He also vowed to continue the U.S. air war against them in Iraq, despite threats by the group, commonly known by the acronyms ISIL and ISIS, to behead more Americans if the strikes continue.
The U.S. would be relentless, he said, in pursuing those who killed Mr. Foley.
“One thing we can all agree on is a group like ISIL has no place in the 21st century,” Mr. Obama said from his vacation in Martha’s Vineyard. “From governments and people across the Middle East, there has to be a common effort to extract this cancer so that it does not spread. There has to be a clear rejection of these kind of nihilistic ideologies.”
Propaganda videos by the militant group the Islamic State show people claiming to be Australian, British and even American. And now, the execution of James Foley by a man with a British accent has further heightened fears about the potential for terrorist activity by radicalized Western Muslims returning home.
The president urged allies and partners to join forces to defeat Islamic State fighters who have established a quasi-state that controls large swaths of Iraq and Syria.
Mr. Obama’s comments followed release of the video showing an Islamic State militant killing Mr. Foley, who was captured in Syria nearly two years ago, and threatening to kill another U.S. reporter in the group’s hands.
Mr. Obama’s language was much sharper than comments he made in an interview in January, when he compared the group to a high-school basketball team that had neither the talent nor the wherewithal to pose a major global threat.
Islamic State militants released a video Tuesday purporting to show the beheading of American journalist James Foley in an act of retribution for U.S. airstrikes on the group in Iraq, raising new dangers for President Obama’s Middle East policy. WSJ’s Tamer El-Ghobashy has the latest on the News Hub with Simon Constable. Photo: Militant Video
While Mr. Foley’s killing isn’t expected to lead to an immediate shift in U.S. policy in the Middle East, it creates new pressure on Mr. Obama to authorize a wider military campaign to directly confront the Islamic State.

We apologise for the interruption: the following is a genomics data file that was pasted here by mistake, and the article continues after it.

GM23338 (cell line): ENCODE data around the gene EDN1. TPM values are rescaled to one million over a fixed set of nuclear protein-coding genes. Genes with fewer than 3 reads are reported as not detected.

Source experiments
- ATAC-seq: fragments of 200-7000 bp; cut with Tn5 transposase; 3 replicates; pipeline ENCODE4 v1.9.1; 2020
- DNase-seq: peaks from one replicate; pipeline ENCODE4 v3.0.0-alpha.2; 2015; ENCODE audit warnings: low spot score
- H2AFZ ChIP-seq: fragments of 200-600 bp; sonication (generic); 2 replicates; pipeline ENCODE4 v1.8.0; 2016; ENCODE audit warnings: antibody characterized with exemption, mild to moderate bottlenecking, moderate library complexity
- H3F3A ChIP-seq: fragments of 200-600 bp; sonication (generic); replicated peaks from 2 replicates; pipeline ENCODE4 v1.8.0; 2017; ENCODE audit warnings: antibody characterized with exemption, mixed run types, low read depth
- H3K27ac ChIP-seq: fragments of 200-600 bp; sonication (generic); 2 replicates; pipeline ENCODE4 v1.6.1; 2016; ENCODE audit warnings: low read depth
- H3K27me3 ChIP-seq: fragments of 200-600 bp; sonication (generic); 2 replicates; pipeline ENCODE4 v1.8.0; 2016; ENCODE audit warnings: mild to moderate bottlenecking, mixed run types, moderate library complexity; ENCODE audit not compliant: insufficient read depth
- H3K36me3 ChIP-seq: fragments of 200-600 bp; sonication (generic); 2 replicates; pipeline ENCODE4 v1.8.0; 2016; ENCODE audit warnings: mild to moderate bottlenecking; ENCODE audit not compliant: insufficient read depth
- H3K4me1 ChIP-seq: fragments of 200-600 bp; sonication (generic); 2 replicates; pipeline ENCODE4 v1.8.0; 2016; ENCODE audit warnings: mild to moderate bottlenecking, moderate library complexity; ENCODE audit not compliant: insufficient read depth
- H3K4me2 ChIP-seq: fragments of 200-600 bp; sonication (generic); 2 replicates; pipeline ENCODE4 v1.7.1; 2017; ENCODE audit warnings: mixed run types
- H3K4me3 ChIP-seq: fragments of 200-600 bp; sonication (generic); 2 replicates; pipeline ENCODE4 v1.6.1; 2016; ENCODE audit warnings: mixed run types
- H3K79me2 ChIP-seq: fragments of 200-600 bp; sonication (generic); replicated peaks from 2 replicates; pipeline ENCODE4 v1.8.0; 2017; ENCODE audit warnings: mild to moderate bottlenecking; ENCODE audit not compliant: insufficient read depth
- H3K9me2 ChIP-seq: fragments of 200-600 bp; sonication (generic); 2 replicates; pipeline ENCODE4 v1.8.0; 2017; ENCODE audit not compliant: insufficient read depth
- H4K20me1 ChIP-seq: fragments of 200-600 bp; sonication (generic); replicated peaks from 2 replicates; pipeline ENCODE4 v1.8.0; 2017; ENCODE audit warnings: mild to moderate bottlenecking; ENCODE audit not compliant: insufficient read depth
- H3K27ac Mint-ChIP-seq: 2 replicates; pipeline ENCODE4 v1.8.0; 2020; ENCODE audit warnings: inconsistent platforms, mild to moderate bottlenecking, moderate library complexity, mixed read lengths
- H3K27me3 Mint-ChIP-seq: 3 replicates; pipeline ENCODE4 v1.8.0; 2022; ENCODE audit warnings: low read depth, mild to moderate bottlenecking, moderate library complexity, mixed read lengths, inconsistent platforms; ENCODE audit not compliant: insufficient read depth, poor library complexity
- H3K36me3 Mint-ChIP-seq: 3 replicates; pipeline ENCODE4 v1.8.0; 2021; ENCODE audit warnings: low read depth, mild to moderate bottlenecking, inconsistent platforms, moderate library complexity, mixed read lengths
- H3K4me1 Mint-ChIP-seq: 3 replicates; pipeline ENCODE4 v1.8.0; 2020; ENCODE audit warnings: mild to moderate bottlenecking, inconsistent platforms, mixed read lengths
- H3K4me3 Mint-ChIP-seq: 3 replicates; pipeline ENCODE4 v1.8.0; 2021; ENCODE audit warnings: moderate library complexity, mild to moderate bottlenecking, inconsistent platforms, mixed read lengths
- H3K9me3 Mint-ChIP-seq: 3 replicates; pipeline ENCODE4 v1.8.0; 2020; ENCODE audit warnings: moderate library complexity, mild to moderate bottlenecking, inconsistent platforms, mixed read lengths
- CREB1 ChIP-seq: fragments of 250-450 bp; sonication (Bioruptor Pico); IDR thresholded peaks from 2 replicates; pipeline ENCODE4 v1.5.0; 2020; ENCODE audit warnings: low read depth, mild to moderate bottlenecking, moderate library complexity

Administration officials said the U.S. wouldn’t be deterred by the group’s threats.
“Make no mistake: We will continue to confront ISIL wherever it tries to spread its despicable hatred,” Secretary of State John Kerry said in a statement. “The world must know that the United States of America will never back down in the face of such evil. ISIL and the wickedness it represents must be destroyed, and those responsible for this heinous, vicious atrocity will be held accountable.”
Soon after Mr. Obama spoke, the U.S. military announced a new series of airstrikes that hit Islamic State forces near Mosul Dam, Iraq’s largest. On Monday, with critical help from American airstrikes, Kurdish and other Iraqi forces routed Islamic State fighters holding the dam.
On Wednesday, U.S. jet fighters and armed drones carried out 14 airstrikes that destroyed Islamic State armored vehicles, hidden bombs and other targets, the military said.
For now, the U.S. is hewing to a narrow set of objectives in Iraq: to protect American military and diplomatic personnel working in the country, and to offer selective help for vulnerable Iraqi communities.
A ribbon is seen on the front door of the family home of journalist James Foley Wednesday. Associated Press
Those elastic goals give the U.S. military considerable leeway to carry out airstrikes across the country. Military officials say the strikes so far have succeeded in blunting the group’s attacks, demoralized the fighters and led some to leave the group. But they have done little to damage the group’s overall danger to the region, military officials said.